Comedy and the Holocaust have, surprisingly enough, been paired together multiple times throughout cinematic history. Sometimes it works (“To Be or Not to Be”) and sometimes it doesn’t (“Life Is Beautiful”), but it’s an audacious attempt at showing that life continues — with its joys and tragedies — even in the shadow of atrocities. Writer/director Taika Waititi’s “Jojo Rabbit” (from a novel by Christine Leunens) is a wonderful showcase of the complicated elements of life that are always occurring no matter the circumstances around it. Children still wish to belong, people still need imaginations to provide reasons to continue and love can empower people even as events suggest it is in short supply. “Jojo Rabbit” is a wondrous and fantastical yet utterly truthful look at how people cope with the world around them, showcasing humanity both at its worst and finest. It’s a powerful testimony to the lives led and tragically struck down by the spread of hate and violence in any setting and a reminder that those unfortunate souls are more than just statistics in a textbook.


Since “Memories of Murder” in 2003, Bong Joon-ho has easily been one of the best living filmmakers working today. He’s crossed over multiple genres, languages and regions to tell his tales, always using some genre hook as a way of exploring the perennial human nature at the center of it all, and usually investigating the politics and structures of class and power that dictate so much of modern life. Identities, behaviors, dreams, actions and more are all shaped by these invisible divisions that consciously and unconsciously create boxes around whole groups of people. With “Parasite,” Bong creates a profound treatise on society without ever losing focus of the finely crafted characters and individual stories that are unfolding. Alternatingly uproarious, tragic, infuriating, shocking, relatable and lyrical at just the right moments, it never feels like a cobbling of tones or goals but instead a perfect snapshot of the ties that bind and those that choke.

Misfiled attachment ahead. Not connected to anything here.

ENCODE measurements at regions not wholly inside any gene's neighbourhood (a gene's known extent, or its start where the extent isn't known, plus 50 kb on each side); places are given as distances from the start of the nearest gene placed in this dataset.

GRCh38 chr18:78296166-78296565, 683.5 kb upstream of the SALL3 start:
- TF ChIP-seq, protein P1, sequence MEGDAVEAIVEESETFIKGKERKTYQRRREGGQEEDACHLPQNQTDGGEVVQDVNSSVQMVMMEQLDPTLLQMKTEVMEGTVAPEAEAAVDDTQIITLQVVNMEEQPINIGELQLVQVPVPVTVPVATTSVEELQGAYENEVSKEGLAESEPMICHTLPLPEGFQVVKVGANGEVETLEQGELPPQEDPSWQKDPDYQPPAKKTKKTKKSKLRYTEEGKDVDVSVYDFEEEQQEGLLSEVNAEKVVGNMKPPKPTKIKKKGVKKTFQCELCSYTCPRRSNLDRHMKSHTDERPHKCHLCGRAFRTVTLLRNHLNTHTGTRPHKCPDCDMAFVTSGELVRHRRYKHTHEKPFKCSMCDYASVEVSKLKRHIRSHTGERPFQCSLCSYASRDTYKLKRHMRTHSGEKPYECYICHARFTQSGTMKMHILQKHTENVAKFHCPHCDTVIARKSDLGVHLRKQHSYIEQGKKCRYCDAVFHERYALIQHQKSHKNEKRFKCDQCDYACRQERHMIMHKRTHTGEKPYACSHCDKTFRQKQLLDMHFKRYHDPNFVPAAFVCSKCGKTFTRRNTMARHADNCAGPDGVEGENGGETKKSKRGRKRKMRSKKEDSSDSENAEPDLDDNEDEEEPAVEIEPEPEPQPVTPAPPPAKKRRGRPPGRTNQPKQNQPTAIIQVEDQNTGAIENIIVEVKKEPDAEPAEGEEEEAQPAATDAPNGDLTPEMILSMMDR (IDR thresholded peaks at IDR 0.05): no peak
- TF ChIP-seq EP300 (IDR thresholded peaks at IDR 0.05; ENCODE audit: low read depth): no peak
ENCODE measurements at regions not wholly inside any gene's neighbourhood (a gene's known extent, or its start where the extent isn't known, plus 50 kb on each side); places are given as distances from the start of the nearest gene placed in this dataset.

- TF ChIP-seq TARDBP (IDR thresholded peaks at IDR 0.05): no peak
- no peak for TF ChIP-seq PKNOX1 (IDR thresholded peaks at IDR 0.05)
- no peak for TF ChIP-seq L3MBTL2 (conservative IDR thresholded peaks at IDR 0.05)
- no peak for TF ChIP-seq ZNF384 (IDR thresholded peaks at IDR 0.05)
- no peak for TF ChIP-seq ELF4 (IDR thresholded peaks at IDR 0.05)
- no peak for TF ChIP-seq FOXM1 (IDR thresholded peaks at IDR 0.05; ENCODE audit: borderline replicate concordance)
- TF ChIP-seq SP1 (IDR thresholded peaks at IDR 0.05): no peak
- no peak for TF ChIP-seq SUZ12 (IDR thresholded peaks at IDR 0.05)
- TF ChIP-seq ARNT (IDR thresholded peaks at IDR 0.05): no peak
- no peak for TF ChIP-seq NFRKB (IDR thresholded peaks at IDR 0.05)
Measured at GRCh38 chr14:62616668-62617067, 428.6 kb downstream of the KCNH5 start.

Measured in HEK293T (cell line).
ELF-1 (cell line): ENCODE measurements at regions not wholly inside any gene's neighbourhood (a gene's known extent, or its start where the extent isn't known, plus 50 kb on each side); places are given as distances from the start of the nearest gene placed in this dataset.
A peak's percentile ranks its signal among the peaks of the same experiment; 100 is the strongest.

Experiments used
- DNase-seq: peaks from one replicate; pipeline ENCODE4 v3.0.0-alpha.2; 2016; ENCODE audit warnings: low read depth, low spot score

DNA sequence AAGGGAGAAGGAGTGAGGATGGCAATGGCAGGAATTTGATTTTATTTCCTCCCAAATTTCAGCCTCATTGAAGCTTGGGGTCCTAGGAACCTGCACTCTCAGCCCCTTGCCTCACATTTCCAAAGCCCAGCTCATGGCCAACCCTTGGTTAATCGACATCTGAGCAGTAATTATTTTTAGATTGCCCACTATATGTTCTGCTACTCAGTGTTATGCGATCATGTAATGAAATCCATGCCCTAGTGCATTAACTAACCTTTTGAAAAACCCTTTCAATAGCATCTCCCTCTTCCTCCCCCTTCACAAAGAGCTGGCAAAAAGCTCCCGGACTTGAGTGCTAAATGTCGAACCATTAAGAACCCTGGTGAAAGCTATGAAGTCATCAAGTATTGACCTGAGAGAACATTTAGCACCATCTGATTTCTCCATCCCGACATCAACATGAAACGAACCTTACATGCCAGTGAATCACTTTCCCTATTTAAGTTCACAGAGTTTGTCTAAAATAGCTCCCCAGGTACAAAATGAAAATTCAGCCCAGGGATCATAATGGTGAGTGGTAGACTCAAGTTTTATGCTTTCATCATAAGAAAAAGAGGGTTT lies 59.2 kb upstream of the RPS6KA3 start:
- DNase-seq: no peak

Check out Jason Zingale’s 2019 Year-End Movie Review as well for Jason’s picks.